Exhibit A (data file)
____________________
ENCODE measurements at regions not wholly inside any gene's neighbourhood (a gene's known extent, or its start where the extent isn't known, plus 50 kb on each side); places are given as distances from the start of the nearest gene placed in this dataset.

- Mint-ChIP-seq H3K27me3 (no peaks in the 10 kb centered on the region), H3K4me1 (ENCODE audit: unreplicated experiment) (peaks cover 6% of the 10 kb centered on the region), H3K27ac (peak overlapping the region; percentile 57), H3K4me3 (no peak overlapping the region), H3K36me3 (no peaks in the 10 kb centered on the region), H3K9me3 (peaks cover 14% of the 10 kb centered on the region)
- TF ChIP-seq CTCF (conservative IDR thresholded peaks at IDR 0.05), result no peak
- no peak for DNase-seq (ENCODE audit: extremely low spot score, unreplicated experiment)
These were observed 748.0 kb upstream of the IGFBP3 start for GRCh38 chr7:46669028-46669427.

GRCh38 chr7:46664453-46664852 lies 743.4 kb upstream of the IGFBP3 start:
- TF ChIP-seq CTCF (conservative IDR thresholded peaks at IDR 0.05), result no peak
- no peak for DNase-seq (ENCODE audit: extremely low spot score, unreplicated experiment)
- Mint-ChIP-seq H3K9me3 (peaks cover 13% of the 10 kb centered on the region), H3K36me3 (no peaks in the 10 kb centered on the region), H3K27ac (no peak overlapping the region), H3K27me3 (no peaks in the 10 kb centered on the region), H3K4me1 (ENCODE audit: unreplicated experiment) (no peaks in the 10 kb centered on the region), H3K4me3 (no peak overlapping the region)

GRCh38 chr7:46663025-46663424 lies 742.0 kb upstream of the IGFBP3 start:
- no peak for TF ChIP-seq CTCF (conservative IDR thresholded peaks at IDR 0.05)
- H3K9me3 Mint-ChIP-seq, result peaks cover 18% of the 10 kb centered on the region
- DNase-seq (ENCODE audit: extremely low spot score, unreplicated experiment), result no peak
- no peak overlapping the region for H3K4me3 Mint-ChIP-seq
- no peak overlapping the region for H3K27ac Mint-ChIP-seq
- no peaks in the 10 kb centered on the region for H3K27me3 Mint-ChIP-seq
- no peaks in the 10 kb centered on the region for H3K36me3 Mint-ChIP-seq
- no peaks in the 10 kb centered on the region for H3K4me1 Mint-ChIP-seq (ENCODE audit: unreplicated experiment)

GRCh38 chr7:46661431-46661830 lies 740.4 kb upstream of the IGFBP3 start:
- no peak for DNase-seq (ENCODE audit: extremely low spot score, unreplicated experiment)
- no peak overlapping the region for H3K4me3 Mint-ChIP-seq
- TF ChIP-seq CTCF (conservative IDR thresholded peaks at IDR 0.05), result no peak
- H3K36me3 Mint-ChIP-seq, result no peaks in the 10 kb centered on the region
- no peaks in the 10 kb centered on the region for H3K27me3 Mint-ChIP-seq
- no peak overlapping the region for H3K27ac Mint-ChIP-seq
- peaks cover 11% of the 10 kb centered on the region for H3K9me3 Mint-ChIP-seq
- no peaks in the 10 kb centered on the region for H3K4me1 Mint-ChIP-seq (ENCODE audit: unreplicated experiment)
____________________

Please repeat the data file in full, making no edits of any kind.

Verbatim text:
ENCODE measurements at regions not wholly inside any gene's neighbourhood (a gene's known extent, or its start where the extent isn't known, plus 50 kb on each side); places are given as distances from the start of the nearest gene placed in this dataset.

- Mint-ChIP-seq H3K27me3 (no peaks in the 10 kb centered on the region), H3K4me1 (ENCODE audit: unreplicated experiment) (peaks cover 6% of the 10 kb centered on the region), H3K27ac (peak overlapping the region; percentile 57), H3K4me3 (no peak overlapping the region), H3K36me3 (no peaks in the 10 kb centered on the region), H3K9me3 (peaks cover 14% of the 10 kb centered on the region)
- TF ChIP-seq CTCF (conservative IDR thresholded peaks at IDR 0.05), result no peak
- no peak for DNase-seq (ENCODE audit: extremely low spot score, unreplicated experiment)
These were observed 748.0 kb upstream of the IGFBP3 start for GRCh38 chr7:46669028-46669427.

GRCh38 chr7:46664453-46664852 lies 743.4 kb upstream of the IGFBP3 start:
- TF ChIP-seq CTCF (conservative IDR thresholded peaks at IDR 0.05), result no peak
- no peak for DNase-seq (ENCODE audit: extremely low spot score, unreplicated experiment)
- Mint-ChIP-seq H3K9me3 (peaks cover 13% of the 10 kb centered on the region), H3K36me3 (no peaks in the 10 kb centered on the region), H3K27ac (no peak overlapping the region), H3K27me3 (no peaks in the 10 kb centered on the region), H3K4me1 (ENCODE audit: unreplicated experiment) (no peaks in the 10 kb centered on the region), H3K4me3 (no peak overlapping the region)

GRCh38 chr7:46663025-46663424 lies 742.0 kb upstream of the IGFBP3 start:
- no peak for TF ChIP-seq CTCF (conservative IDR thresholded peaks at IDR 0.05)
- H3K9me3 Mint-ChIP-seq, result peaks cover 18% of the 10 kb centered on the region
- DNase-seq (ENCODE audit: extremely low spot score, unreplicated experiment), result no peak
- no peak overlapping the region for H3K4me3 Mint-ChIP-seq
- no peak overlapping the region for H3K27ac Mint-ChIP-seq
- no peaks in the 10 kb centered on the region for H3K27me3 Mint-ChIP-seq
- no peaks in the 10 kb centered on the region for H3K36me3 Mint-ChIP-seq
- no peaks in the 10 kb centered on the region for H3K4me1 Mint-ChIP-seq (ENCODE audit: unreplicated experiment)

GRCh38 chr7:46661431-46661830 lies 740.4 kb upstream of the IGFBP3 start:
- no peak for DNase-seq (ENCODE audit: extremely low spot score, unreplicated experiment)
- no peak overlapping the region for H3K4me3 Mint-ChIP-seq
- TF ChIP-seq CTCF (conservative IDR thresholded peaks at IDR 0.05), result no peak
- H3K36me3 Mint-ChIP-seq, result no peaks in the 10 kb centered on the region
- no peaks in the 10 kb centered on the region for H3K27me3 Mint-ChIP-seq
- no peak overlapping the region for H3K27ac Mint-ChIP-seq
- peaks cover 11% of the 10 kb centered on the region for H3K9me3 Mint-ChIP-seq
- no peaks in the 10 kb centered on the region for H3K4me1 Mint-ChIP-seq (ENCODE audit: unreplicated experiment)